In today’s modern vehicles, oxygen sensor problems are commonly associated with the vehicle’s check-engine light or service-engine light. Lots of vehicle owners take their cars and trucks into shops to get a diagnosis on oxygen sensors that have indicated an issue with the fuel mix for the engine.
What Is an Oxygen Sensor?
The oxygen sensor on a vehicle is part of a greater fuel-emissions system that measures the fuel mix from the fuel injection system. Oxygen sensors work with the catalytic converter, a larger exhaust cleaning and monitoring system, and report on whether the fuel mix is correct, lean, or rich. An incorrect fuel mixture will most likely cause the vehicles check engine light to come on.
Common Problems with Oxygen Sensors
Mechanics have developed a list of frequent problems with oxygen sensors, some of which have less to do with the sensor itself than other parts of the vehicle which can play a role in monitoring fuel conditions.
Oxygen sensors are made to work at high temperatures. Some of them even have heaters built into them. However one of the biggest problems with the oxygen sensors is their tendency to overheat after high mileage. Oxygen sensors are rated for a specific mileage, often around 100,000, and after that, they can easily go bad and fail due to high temperatures.
2. Spark Plugs and Wires
Some of the trouble codes set by oxygen sensors actually have to do with spark plugs or wires that are not working properly. This kind of engine set up can cause the fuel mix to read differently, and require a mechanic to look at how the oxygen sensors and other parts of the vehicle are affected. This doesn’t mean the shop needs to replace all of the plugs and wires at the first sign of trouble, so drivers are warned to be on the lookout for extremely pricy “comprehensive” diagnosis from an oxygen-sensor code.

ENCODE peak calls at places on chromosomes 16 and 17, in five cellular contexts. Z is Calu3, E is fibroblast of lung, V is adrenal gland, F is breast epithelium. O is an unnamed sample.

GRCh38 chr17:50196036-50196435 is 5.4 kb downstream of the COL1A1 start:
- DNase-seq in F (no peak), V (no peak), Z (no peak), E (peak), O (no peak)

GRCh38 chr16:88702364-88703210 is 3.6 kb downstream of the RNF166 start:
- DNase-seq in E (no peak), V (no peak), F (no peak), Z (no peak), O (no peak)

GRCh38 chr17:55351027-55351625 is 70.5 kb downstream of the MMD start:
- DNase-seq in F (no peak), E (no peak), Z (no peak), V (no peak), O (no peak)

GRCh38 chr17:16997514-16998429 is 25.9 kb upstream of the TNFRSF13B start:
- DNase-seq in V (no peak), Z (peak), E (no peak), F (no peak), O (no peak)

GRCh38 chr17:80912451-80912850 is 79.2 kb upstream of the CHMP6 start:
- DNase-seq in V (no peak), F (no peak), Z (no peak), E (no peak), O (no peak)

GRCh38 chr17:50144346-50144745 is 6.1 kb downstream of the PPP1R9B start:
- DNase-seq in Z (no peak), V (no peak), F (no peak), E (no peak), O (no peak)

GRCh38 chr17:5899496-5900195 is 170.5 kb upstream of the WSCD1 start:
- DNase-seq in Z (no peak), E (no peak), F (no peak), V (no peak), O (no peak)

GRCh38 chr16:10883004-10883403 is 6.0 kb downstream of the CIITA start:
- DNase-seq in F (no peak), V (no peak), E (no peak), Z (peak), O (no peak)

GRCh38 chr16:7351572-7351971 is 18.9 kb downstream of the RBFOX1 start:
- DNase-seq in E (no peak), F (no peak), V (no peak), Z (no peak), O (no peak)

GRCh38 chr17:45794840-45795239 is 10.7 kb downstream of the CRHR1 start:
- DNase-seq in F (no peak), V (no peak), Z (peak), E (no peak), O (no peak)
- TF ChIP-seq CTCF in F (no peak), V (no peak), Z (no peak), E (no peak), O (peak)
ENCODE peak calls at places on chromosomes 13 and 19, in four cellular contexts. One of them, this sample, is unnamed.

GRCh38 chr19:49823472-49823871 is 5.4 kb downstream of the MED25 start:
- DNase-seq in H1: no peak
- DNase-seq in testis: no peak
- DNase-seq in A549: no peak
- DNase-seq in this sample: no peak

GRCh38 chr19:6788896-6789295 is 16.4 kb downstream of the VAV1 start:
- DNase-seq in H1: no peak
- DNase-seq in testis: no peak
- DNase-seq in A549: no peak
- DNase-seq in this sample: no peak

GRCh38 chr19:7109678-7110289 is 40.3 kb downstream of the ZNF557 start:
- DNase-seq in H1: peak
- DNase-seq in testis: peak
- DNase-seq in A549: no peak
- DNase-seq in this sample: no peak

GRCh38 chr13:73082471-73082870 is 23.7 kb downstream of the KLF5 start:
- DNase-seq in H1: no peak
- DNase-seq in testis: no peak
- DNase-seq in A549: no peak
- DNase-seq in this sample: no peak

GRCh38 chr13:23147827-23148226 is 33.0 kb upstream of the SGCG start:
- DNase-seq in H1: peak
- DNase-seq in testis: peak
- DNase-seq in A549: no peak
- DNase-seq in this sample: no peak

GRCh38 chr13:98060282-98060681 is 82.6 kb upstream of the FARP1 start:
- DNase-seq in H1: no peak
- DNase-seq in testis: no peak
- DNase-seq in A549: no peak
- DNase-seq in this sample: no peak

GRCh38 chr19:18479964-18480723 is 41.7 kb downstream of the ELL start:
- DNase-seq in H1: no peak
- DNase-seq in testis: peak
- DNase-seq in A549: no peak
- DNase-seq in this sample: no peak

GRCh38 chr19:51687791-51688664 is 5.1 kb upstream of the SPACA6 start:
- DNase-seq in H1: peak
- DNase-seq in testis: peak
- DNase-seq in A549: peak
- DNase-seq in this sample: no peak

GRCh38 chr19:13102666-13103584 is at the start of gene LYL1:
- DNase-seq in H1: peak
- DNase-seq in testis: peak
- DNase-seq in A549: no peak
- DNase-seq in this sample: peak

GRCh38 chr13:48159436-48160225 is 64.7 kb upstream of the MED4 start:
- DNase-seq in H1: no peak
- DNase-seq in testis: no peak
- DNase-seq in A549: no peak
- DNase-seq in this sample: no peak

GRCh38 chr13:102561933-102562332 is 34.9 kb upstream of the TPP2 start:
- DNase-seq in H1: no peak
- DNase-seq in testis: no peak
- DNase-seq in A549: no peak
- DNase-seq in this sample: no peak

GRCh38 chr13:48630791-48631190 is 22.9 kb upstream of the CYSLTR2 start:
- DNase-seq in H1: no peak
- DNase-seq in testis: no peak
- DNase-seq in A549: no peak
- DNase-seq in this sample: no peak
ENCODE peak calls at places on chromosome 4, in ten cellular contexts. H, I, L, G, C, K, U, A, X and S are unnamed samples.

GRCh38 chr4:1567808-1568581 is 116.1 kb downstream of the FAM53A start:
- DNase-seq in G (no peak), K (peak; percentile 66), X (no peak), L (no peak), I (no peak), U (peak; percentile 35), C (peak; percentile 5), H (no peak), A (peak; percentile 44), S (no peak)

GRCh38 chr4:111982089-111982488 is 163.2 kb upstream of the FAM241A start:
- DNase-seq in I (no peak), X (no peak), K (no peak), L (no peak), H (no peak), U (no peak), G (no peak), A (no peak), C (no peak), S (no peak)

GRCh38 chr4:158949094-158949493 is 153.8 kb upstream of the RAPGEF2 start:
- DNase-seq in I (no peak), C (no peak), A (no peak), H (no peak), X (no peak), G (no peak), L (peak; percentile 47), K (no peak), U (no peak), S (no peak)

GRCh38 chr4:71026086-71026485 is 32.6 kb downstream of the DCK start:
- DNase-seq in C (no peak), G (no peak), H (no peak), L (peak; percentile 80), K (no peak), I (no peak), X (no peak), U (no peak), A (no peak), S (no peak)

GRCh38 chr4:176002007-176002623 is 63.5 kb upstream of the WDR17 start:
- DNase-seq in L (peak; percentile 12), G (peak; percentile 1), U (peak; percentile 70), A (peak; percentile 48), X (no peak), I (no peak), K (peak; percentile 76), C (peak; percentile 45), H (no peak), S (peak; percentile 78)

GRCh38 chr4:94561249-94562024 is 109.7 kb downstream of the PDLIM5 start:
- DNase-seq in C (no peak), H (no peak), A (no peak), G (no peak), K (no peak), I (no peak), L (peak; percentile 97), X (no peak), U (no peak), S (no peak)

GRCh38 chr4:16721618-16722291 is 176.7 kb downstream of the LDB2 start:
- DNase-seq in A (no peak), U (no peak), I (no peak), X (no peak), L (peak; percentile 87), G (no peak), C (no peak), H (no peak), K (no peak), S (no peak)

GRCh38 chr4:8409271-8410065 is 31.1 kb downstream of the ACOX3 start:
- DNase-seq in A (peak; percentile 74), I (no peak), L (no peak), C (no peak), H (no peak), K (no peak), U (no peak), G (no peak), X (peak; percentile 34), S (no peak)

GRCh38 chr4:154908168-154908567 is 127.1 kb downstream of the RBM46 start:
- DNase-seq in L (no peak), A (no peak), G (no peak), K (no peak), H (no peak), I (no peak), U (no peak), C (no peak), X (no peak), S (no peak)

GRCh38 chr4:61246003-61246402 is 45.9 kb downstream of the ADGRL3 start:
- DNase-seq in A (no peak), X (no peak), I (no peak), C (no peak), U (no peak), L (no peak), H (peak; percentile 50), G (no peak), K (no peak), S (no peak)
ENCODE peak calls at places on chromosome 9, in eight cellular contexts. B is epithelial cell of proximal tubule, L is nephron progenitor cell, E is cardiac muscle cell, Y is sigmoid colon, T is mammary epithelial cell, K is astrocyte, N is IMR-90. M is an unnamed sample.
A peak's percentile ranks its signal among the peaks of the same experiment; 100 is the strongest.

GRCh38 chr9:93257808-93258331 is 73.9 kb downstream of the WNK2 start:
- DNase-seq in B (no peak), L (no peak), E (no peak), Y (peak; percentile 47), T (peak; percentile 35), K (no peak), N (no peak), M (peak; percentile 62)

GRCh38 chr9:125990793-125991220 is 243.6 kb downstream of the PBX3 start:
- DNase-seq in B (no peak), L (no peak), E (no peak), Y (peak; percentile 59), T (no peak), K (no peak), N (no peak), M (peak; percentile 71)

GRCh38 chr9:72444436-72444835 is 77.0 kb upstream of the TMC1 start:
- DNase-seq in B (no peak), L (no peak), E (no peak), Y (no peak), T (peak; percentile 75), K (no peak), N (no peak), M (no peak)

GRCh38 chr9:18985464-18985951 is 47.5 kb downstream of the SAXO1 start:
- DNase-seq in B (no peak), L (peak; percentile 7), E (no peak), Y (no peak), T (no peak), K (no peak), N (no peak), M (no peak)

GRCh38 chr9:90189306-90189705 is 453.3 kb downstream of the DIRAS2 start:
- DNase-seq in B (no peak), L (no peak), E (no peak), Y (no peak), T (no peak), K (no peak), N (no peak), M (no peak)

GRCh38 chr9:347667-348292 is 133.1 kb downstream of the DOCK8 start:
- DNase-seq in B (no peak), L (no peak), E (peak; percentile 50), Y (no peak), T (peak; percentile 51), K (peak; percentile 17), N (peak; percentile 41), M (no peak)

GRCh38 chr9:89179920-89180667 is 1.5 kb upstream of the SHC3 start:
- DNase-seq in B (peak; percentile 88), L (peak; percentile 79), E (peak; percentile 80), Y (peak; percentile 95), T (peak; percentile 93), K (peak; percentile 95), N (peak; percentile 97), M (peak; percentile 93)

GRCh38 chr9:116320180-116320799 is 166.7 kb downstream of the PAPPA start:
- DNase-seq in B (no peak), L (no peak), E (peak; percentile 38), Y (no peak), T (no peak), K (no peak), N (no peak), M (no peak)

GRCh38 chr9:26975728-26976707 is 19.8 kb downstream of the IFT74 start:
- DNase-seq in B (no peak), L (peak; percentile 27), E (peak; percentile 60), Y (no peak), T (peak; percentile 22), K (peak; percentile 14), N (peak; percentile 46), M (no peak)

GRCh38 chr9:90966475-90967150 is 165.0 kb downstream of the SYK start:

3. Mass Airflow Sensor Problems
Experienced mechanics report that sometimes, oxygen sensor issues actually have to do with faulty information coming from another diagnostic part, the mass airflow sensor. This is always an area to check when vague emissions problems are causing warning lights on the dashboard.
4. Malfunctioning Fuel Lines
A malfunction in fuel lines can also cause oxygen sensors to set a lean code. However, this can mean that the required fuel is not getting into the system because of some problem with the fuel pump or other apparatus. a leaky fuel injector can also contribute to a problem that seems to be related to the oxygen sensors.
5. Other OBD-II Problems
In general, the oxygen sensors provide information to a complex engine computer known as the OBD-II system. Any failure to provide a “closed loop” for optimal engine function can cause the OBD-II system to report an error. Many mechanics have stories of repeated dealings with oxygen sensor related codes that were caused by complex problems with the engine computer and its various parts. With oxygen sensors, it may not be enough to just “swap out” these parts when a code sets – some more thoughtful diagnosis and engine work on the part of the shop mechanic may be involved in coming up with the most effective solutions for a customer.